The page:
New-ACTS Phd Programme


The ACTS PhD Programme is an academically rigorous course of studies designed specifically for Asian peace practitioners and scholars to build upon their pre-existing knowledge and skills and to enhance their capabilities through intensive and reflective study. More specifically, this programme has been created to assist Asian peace practitioners to effectively contribute to the development, description, dissemination and implementation of Asian peace perspectives and practices. It will accomplish this aim through expanding students’ exposure to international and regional approaches to understanding and achieving effective conflict transformation, by enhancing their ability to question existing knowledge and practice in the field, and by strengthening their capacity to identify, develop and strengthen this region’s unique response to the need for conflict transformation work.

The ACTS PhD Programme utilises a curriculum and pedagogy specifically designed to bring together theory and practice. Upon completion of the programme, students will have developed a deep and comprehensive understanding of the field of Conflict Transformation and its practices, and be able to conduct research contributing both to practice and theory. The programme will therefore contribute to the total number of expert conflict transformation practitioner-scholars in the Asia region, and produce a more nuanced understanding of Asian conflict contexts, as well as of effective approaches to conflict transformation.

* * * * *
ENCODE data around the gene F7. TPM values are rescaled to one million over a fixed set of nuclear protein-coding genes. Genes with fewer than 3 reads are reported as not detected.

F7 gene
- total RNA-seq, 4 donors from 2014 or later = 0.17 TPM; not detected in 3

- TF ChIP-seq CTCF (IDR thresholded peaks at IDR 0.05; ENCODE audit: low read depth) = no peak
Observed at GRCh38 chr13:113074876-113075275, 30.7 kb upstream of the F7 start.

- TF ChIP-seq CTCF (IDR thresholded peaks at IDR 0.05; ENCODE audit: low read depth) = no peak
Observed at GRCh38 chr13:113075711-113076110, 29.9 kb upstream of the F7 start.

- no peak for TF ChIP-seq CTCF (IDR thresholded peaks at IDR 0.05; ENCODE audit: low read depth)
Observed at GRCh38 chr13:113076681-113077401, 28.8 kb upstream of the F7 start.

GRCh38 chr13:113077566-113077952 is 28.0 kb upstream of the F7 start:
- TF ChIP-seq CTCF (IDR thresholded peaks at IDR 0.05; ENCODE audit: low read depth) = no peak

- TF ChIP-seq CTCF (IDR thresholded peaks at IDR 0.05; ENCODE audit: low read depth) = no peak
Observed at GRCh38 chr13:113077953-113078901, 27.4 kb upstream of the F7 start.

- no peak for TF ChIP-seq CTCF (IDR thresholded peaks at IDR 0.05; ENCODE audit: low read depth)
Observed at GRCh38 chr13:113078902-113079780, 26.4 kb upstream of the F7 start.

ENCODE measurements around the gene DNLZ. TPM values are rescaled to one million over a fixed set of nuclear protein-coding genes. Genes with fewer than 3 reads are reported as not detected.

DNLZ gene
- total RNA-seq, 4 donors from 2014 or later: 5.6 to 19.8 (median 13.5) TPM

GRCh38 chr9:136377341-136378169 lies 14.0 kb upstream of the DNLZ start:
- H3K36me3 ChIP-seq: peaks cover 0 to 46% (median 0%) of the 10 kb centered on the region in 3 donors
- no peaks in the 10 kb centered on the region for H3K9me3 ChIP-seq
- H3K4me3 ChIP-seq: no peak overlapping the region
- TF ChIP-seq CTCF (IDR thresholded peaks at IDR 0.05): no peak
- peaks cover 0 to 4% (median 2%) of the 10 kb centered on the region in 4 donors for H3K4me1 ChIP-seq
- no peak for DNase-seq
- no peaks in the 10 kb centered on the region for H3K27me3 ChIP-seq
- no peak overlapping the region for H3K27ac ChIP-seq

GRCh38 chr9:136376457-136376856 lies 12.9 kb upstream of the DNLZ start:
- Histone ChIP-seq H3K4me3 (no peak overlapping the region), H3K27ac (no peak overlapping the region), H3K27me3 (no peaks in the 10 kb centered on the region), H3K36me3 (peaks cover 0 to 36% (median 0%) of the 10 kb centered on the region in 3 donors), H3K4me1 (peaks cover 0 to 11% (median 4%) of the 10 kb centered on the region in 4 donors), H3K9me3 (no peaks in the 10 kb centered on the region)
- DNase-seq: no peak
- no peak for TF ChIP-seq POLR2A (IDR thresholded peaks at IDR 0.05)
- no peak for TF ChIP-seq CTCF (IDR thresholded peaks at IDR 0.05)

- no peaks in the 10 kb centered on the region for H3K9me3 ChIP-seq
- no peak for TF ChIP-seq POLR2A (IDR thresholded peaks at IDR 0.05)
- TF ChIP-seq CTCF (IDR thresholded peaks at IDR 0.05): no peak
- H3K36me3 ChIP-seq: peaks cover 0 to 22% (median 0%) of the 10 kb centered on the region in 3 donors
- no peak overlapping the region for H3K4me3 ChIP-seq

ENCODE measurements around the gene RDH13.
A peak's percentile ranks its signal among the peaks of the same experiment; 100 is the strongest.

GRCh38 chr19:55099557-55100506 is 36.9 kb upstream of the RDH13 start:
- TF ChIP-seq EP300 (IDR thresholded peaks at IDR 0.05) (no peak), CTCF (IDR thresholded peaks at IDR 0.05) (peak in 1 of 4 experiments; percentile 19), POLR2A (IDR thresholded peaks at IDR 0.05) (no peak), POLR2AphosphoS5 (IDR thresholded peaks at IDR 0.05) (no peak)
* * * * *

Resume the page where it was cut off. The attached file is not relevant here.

• The programme is based in the students’ region, which makes it more accessible to many peace practitioners (especially women). Such proximity ensures that professional, committed people are not drawn away from their existing work responsibilities for long periods of time in order to enhance their skills, as well as increasing the chances that they will continue their peace-related work in Asia.